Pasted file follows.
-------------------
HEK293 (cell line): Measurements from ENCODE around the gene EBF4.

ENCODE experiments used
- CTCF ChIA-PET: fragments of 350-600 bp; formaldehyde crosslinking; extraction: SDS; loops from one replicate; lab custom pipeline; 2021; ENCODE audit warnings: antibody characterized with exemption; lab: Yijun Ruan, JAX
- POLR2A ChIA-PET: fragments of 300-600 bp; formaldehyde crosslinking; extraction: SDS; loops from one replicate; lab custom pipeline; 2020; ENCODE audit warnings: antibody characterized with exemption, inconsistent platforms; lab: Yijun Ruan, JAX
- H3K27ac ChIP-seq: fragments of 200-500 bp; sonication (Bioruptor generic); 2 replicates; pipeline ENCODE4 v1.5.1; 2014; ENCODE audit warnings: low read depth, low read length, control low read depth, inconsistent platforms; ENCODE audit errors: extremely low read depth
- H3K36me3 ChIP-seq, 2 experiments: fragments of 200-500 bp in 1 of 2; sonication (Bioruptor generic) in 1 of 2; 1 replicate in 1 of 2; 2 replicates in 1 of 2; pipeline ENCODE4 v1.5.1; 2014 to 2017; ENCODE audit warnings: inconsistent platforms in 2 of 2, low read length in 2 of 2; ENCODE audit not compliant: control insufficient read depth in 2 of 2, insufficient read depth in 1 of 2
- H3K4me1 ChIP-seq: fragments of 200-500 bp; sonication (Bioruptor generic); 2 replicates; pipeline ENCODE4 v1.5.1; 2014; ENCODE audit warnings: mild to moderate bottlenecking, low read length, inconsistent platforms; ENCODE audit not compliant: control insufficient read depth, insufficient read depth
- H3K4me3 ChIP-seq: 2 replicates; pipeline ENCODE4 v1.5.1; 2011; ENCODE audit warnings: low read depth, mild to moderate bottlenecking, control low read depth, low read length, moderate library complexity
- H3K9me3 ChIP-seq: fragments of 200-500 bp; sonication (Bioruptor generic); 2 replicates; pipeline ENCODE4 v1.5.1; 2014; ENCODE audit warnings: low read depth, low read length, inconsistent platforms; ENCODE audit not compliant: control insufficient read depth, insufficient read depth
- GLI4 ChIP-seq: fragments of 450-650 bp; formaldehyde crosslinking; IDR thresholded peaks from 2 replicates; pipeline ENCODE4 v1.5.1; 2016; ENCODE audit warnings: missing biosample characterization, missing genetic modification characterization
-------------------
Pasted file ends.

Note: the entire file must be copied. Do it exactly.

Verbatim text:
HEK293 (cell line): Measurements from ENCODE around the gene EBF4.

ENCODE experiments used
- CTCF ChIA-PET: fragments of 350-600 bp; formaldehyde crosslinking; extraction: SDS; loops from one replicate; lab custom pipeline; 2021; ENCODE audit warnings: antibody characterized with exemption; lab: Yijun Ruan, JAX
- POLR2A ChIA-PET: fragments of 300-600 bp; formaldehyde crosslinking; extraction: SDS; loops from one replicate; lab custom pipeline; 2020; ENCODE audit warnings: antibody characterized with exemption, inconsistent platforms; lab: Yijun Ruan, JAX
- H3K27ac ChIP-seq: fragments of 200-500 bp; sonication (Bioruptor generic); 2 replicates; pipeline ENCODE4 v1.5.1; 2014; ENCODE audit warnings: low read depth, low read length, control low read depth, inconsistent platforms; ENCODE audit errors: extremely low read depth
- H3K36me3 ChIP-seq, 2 experiments: fragments of 200-500 bp in 1 of 2; sonication (Bioruptor generic) in 1 of 2; 1 replicate in 1 of 2; 2 replicates in 1 of 2; pipeline ENCODE4 v1.5.1; 2014 to 2017; ENCODE audit warnings: inconsistent platforms in 2 of 2, low read length in 2 of 2; ENCODE audit not compliant: control insufficient read depth in 2 of 2, insufficient read depth in 1 of 2
- H3K4me1 ChIP-seq: fragments of 200-500 bp; sonication (Bioruptor generic); 2 replicates; pipeline ENCODE4 v1.5.1; 2014; ENCODE audit warnings: mild to moderate bottlenecking, low read length, inconsistent platforms; ENCODE audit not compliant: control insufficient read depth, insufficient read depth
- H3K4me3 ChIP-seq: 2 replicates; pipeline ENCODE4 v1.5.1; 2011; ENCODE audit warnings: low read depth, mild to moderate bottlenecking, control low read depth, low read length, moderate library complexity
- H3K9me3 ChIP-seq: fragments of 200-500 bp; sonication (Bioruptor generic); 2 replicates; pipeline ENCODE4 v1.5.1; 2014; ENCODE audit warnings: low read depth, low read length, inconsistent platforms; ENCODE audit not compliant: control insufficient read depth, insufficient read depth
- GLI4 ChIP-seq: fragments of 450-650 bp; formaldehyde crosslinking; IDR thresholded peaks from 2 replicates; pipeline ENCODE4 v1.5.1; 2016; ENCODE audit warnings: missing biosample characterization, missing genetic modification characterization